Ha ha ha.
Bink has met her match: a smart shrink. Not just clever, canny and capable... but caring and conscientious too.
You know what it’s like with bright children: their education is always dogged by the sparsity of teachers quite as quick-witted as they are. Great pedagogues, like my mother, recognise there are always going to be some in the class who will one day prove better mathematicians – if they aren’t already – and challenge and respect their charges accordingly. (But then she taught, inter alia, Andrew Wiles, several Keyneses and a Perutz: Cambridge for you.) Sadly, such humility is rare.
The same goes for mental health treatment: nothing hobbles therapy quite like being able to run rings around your therapist.
As previously mentioned, Bink is addicted to the pernicious prescription poison, Lorazepam. Her problem has long been confounded by the difficulty of supply: as hard for a beggar presented with the occasional banquet to refrain from gorging, as for Bink to cut down on something she has to fight so hard to obtain. The lurching anxiety from one unobtainable prescription to the next is so intense, it becomes a significant contributor to the strain which keeps her taking it.
When Professor Veale agreed to prescribe it until she becomes his inpatient in the Priory (and under managed withdrawal) a burden fell off her like Pilgrim’s sin falling from his shoulders.
“Never again,” she said to us after her last appointment, “never again in my life will I have to worry where my next prescription is coming from.”
There were stipulations along with the script. Bink has been trying to quit this stuff for at least a year and a half, and sometimes manages to reduce her intake considerably. Which means she can stash a few spare pills away to stave off the gnawing stress about the next supply.
Fine. Up to a point, Lord C: until life turns ugly and she resorts to this cache to survive. Meaning her intake teeters and totters.
Professor Veale was having none of this. She had to tell him what dosage she was on, and then take it whether or not she felt like it.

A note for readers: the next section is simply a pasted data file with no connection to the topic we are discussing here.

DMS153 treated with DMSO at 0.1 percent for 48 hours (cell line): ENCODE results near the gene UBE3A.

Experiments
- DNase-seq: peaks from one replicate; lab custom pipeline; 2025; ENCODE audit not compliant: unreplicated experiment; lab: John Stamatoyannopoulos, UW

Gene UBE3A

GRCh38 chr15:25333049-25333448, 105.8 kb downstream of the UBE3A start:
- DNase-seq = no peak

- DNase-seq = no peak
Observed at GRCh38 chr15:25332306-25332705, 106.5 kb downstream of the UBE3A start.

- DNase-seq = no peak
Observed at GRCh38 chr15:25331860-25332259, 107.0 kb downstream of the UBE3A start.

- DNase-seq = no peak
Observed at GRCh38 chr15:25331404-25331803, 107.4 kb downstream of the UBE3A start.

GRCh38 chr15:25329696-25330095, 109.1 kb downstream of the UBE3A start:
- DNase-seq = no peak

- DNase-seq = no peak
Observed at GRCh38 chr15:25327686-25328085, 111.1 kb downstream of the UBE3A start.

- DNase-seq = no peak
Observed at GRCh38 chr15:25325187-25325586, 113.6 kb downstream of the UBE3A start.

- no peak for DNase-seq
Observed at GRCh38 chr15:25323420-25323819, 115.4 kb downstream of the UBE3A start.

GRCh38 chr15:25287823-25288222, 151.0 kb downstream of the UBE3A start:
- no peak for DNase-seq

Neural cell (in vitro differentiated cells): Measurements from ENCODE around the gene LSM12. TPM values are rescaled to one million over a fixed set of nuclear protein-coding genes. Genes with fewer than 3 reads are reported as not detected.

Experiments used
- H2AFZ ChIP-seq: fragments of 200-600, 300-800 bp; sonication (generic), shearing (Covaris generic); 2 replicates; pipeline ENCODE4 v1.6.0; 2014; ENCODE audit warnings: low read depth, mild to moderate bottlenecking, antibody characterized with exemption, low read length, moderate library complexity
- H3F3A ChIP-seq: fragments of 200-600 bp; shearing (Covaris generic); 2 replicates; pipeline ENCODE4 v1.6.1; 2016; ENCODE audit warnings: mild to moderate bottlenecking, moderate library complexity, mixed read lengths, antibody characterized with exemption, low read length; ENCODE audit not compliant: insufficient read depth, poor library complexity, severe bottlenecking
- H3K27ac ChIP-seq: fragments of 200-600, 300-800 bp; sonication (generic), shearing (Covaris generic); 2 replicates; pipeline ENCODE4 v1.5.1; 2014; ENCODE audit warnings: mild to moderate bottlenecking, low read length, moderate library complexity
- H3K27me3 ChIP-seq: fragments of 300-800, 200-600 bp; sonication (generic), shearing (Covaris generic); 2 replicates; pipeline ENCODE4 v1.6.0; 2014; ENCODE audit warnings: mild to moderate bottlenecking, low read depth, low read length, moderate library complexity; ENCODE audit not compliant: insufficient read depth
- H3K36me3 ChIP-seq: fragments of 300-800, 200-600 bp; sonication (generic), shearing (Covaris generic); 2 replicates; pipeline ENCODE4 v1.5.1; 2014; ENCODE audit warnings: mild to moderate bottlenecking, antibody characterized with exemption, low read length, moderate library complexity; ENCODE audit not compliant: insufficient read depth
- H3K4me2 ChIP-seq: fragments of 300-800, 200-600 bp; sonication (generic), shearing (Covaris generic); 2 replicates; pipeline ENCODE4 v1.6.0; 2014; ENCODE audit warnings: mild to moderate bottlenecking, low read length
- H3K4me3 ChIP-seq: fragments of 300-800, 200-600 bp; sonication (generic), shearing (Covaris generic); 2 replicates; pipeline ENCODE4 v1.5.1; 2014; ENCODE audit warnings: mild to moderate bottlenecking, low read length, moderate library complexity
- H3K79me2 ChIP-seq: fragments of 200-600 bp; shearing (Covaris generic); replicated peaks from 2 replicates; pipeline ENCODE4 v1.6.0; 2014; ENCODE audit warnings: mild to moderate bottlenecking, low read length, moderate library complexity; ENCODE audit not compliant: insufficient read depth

Shaun justified this afterwards – proving, if needed, how useful it can be to have parents on board.
“Surely I should cut down if I can?” she argued.
“No,” Shaun said. “Professor Veale was very clear about that. You are not to decide your dosage depending on how you feel. You must take the amount you have agreed. No more, no less.”
Well, I suspect she probably intended to...
But after her double appointment, with Professor Veale and then her therapist, she slept for about three days. Quite sensibly (to my mind) she didn’t set an alarm for her appointment with yet another evil little pill.
Once or twice since, she has observed, “I really don’t need as much Lorazepam as this. Do you honestly think I should take it if I don’t want it?”
I kept schtum. If this is cunning reverse – or even aversion – therapy, I’m not interfering.
Last night she went to collect her next fortnight’s dosage... and came home empty-handed, the pharmacist having rejected the unfamiliar private prescription.
“Why do you leave it right up to the wire?” I sighed, as Shaun agreed to drive her round Bedfordshire trying to find a late-night chemist.
“Because I find the whole process so stressful.”
Sometime before midnight Tesco’s agreed to ring Professor Veale’s secretary in the morning to check the prescription was bona fide.
The next day Bink came home bursting with wry indignation.
“He is far too attentive and observant,” she complained with a reluctant smile. “Why did I have to end up with a conscientious psychiatrist?” (Surely like asking, Why was my pen in the last place I looked?)
“He’s noticed. That I was late presenting the prescription. So he’s worked out I hadn’t run out yet. So he knows I’ve reduced my dose.”
Ah-hah! Clever Prof V...
“It’s not funny! He’s going to have such a go at me.”
“I doubt it, Bink.”
“And now he’s told the pharmacist he’ll have to work out the new lower dosage. I bet he left the hospital stamp off on purpose. So they had to ring him.”
Ha ha ha ha ha.
“And he’s supposed to be on holiday...” She wailed.